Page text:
Wellington born and bred, whenever asked if he had lived in Wellington all his life he would reply “Not yet”.
His life was changed as a soldier fighting in the front line during the bloody Normandy campaign and seeing the horrors of Belsen, and he became a pacifist.
One of his proud achievements was setting up a Peace Garden in Wellington in 2012.
Wellington mayor Pat Fairclough said: "He did so much for Wellington and the peace garden sums up George's attitude towards life, with an emphasis on peace."
And Ross Vickers, former chairman of the town's civic society, of which George was life president, said: "George was a very lovable person and honest, and would help anybody. He was very determined in his ways, especially in his fight for peace.
"George was the founder of Wellington Civic Society. It was his idea and he was very passionate about its work and aims, to look after the past, influence the present, and protect the future."
Allan Frost, a founder of Wellington History Group, said: "We all have our own memories of George and his personal tales of Wellington and The Wrekin Hill over many years as a school teacher and urban district councillor."
Among many roles George was president of the All Friends Around The Wrekin group, and had served on the modern Wellington Town Council, and also on the old Wellington Urban District Council, which he joined in 1954 and became chairman in 1961. He served as a UDC councillor for nine years in all.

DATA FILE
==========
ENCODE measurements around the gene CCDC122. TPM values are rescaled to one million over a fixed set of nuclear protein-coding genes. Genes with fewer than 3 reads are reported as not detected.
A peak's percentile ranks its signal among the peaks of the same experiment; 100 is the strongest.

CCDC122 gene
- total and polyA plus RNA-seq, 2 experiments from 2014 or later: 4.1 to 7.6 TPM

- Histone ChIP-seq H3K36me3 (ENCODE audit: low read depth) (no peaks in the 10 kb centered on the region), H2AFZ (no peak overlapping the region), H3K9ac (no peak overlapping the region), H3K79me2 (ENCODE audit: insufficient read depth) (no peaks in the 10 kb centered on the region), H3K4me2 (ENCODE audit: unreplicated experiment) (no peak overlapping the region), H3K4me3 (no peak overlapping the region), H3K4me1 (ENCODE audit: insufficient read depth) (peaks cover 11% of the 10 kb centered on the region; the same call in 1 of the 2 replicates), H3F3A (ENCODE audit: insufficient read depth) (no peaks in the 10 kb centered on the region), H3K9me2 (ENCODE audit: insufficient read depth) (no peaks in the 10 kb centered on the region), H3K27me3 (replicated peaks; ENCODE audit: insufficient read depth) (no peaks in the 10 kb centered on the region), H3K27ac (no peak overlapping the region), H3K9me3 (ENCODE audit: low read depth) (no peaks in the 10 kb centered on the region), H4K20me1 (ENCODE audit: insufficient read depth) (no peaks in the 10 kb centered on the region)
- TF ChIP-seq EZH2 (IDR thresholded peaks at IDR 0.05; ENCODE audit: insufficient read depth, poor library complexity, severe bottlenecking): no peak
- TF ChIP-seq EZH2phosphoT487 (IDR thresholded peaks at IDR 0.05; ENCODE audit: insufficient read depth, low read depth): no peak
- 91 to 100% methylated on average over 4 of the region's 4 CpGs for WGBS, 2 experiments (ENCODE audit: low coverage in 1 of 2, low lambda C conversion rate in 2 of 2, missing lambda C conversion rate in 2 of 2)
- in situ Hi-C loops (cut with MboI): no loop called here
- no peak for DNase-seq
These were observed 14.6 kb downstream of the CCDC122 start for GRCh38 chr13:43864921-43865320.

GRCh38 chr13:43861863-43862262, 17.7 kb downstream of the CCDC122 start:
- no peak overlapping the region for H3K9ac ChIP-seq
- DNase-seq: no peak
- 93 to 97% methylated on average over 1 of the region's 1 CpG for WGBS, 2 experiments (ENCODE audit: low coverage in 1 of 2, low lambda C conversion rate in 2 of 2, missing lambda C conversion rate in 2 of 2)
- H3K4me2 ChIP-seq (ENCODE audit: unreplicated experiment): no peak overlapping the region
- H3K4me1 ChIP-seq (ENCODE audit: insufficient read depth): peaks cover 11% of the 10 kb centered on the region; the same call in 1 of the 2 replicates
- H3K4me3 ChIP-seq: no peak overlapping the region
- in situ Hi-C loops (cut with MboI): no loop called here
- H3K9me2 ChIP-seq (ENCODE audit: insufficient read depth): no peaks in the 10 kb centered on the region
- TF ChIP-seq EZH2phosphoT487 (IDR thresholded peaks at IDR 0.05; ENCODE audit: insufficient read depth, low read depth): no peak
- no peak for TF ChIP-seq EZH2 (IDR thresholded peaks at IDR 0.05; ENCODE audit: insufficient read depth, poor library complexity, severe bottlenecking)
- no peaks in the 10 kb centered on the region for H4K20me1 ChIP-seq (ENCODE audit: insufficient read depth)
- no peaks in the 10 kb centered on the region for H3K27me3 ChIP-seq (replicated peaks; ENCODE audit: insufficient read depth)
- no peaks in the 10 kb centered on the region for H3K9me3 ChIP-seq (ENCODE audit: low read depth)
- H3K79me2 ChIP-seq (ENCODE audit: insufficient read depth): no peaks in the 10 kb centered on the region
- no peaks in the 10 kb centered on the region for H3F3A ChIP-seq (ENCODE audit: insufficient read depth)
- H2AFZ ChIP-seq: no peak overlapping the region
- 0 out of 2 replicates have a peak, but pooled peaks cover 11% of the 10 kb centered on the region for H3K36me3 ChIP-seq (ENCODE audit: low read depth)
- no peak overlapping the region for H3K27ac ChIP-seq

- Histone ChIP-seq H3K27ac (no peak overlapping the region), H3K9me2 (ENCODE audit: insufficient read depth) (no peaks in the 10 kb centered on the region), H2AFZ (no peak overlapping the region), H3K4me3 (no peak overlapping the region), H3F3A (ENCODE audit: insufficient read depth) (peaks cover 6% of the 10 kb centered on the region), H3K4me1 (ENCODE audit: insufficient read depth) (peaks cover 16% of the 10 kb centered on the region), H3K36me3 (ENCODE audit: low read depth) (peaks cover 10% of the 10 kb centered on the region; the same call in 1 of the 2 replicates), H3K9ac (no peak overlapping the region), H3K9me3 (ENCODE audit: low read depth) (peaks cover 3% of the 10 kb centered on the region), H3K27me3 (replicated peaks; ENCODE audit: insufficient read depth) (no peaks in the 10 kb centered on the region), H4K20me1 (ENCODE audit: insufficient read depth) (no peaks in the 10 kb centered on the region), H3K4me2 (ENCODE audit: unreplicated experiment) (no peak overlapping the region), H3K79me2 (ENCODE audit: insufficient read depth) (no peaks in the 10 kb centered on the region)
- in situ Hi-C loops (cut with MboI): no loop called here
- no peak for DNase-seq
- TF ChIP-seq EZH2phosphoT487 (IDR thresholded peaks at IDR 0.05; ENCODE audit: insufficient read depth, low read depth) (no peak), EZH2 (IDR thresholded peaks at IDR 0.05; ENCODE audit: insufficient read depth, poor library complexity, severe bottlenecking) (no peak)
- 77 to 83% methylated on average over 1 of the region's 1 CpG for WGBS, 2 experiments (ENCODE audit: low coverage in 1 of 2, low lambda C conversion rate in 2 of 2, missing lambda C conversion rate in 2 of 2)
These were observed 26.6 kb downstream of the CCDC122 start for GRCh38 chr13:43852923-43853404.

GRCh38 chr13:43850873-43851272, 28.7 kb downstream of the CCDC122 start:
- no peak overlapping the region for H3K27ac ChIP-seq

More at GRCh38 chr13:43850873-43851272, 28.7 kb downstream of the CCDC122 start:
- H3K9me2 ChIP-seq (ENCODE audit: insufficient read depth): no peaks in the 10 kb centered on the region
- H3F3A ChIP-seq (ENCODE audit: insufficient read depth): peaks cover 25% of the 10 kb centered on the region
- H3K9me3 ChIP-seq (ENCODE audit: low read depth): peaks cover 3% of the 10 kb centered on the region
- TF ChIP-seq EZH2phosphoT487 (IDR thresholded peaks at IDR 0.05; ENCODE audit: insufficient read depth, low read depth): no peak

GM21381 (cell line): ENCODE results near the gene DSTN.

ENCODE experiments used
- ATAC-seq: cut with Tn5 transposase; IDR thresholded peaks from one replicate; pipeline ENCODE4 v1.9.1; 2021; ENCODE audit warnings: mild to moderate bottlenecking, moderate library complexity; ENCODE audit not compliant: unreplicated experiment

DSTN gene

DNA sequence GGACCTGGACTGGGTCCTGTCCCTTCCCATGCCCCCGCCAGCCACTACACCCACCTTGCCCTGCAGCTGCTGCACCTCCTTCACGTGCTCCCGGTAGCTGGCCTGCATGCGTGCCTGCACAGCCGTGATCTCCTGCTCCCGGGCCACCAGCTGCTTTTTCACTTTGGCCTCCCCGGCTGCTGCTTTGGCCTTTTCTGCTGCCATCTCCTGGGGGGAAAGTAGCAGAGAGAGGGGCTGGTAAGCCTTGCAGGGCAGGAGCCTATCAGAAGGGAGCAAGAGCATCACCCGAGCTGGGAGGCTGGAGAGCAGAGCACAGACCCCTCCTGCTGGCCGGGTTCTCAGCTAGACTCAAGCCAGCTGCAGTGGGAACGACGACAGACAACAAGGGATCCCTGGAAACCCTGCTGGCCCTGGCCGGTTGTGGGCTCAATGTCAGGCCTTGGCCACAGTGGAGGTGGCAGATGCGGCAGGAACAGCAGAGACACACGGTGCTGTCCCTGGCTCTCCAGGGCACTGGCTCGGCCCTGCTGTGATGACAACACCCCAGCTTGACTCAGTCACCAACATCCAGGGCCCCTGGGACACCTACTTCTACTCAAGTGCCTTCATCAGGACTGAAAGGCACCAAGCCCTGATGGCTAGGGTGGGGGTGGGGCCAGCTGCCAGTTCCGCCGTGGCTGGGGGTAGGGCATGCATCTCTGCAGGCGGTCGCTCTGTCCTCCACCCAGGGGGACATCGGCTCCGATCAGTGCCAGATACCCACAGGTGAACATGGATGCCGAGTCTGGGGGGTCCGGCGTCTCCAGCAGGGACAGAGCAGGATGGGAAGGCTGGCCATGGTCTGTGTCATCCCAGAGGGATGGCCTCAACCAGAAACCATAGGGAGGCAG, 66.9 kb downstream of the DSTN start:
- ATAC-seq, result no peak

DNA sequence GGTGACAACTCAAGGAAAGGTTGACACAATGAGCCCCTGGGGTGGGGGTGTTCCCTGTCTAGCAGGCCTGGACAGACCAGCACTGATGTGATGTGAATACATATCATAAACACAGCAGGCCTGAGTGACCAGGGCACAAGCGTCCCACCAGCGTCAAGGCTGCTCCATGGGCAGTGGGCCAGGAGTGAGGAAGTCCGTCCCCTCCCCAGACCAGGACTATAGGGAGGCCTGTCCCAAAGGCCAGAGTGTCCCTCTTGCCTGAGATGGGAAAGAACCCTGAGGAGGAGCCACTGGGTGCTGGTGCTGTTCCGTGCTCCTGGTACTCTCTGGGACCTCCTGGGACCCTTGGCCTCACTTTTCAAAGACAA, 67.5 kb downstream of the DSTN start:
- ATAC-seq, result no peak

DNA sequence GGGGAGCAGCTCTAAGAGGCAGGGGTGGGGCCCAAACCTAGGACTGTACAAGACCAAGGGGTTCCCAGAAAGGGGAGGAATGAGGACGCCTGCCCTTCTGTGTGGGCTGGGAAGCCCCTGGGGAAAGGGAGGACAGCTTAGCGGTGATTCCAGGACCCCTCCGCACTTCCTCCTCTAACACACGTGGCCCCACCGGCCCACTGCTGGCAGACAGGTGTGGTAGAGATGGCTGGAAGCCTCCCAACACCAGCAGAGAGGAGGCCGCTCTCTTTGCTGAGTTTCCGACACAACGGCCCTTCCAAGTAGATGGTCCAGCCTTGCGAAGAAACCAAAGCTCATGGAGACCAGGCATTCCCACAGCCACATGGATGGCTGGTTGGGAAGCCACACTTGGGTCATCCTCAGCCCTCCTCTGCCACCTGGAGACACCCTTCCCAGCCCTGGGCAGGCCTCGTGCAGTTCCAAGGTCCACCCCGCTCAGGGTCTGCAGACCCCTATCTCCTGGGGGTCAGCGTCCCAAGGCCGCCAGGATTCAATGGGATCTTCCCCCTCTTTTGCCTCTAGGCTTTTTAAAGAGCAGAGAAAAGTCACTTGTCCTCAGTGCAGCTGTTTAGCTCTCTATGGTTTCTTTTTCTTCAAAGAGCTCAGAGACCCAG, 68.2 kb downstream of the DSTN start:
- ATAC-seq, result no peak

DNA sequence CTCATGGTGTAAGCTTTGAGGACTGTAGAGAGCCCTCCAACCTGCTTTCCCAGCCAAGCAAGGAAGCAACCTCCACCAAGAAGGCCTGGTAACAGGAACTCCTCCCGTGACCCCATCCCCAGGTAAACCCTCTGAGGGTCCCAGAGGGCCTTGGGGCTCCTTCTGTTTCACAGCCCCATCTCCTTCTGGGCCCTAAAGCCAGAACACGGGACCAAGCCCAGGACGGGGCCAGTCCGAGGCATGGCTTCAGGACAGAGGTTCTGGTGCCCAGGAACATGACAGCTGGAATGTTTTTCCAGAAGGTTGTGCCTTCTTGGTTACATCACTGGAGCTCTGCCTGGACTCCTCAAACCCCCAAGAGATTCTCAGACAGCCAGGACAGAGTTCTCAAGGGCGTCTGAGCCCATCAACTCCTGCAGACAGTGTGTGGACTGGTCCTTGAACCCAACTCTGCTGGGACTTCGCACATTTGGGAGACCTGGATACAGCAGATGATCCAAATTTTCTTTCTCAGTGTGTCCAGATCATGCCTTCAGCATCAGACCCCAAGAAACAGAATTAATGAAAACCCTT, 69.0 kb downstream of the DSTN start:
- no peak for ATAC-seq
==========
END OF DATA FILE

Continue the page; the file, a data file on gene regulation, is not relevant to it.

Later that decade he became warden of the school camp at Arthog on the Welsh coast, which has been visited by countless Shropshire schoolchildren.
He worked with a young Jeremy Corbyn on the Shropshire Committee Against Racialism, as it was called.
A stalwart champion of Wellington, he fought a long and largely successful battle to retain the town's independent identity after it was swallowed up by Telford.
He refused to give his address as “Wellington, Telford”, and would prefer to give it as “Wellington, The Wrekin.”
He had written many books on his home town, its history, people, and architecture, and The Wrekin, about which he was also an expert.
In recent years George's peace campaigning saw him make international headlines when he was dropped from reading the traditional poem in remembrance of the fallen at the remembrance parade in Wellington after he had read a self-written anti-war poem the previous year which finished with the line: "Isn't war stupid."
A Bren gunner, he had embarked for Normandy on June 25, 1944, the day after his 21st birthday.
Initially he was with the Royal Warwickshire Regiment, until his unit suffered such severe casualties that it was broken up and he was posted to serve in the Herefordshire Regiment.
In later life he raised eyebrows by telling how, during fighting around Caen and surrounded by death and disgusted by the slaughter, he had a battlefield conversion.
He made a secret pact with God along the lines that if he promised not to kill anybody, would God let him live? Thereafter he fired over the heads of the enemy, rather than to kill.
After the war he went into teaching, initially at the National School in Dawley, and later at the Princes Street School and Orleton Park School in Wellington. When in his 70s, he became a Quaker.
He met his wife Naomi Hurdley, as she was then, at Sankey’s Ballroom in about 1948. They married at Christ Church, Wellington, on August 12, 1950.
She died in 2010.
George is survived by two sons.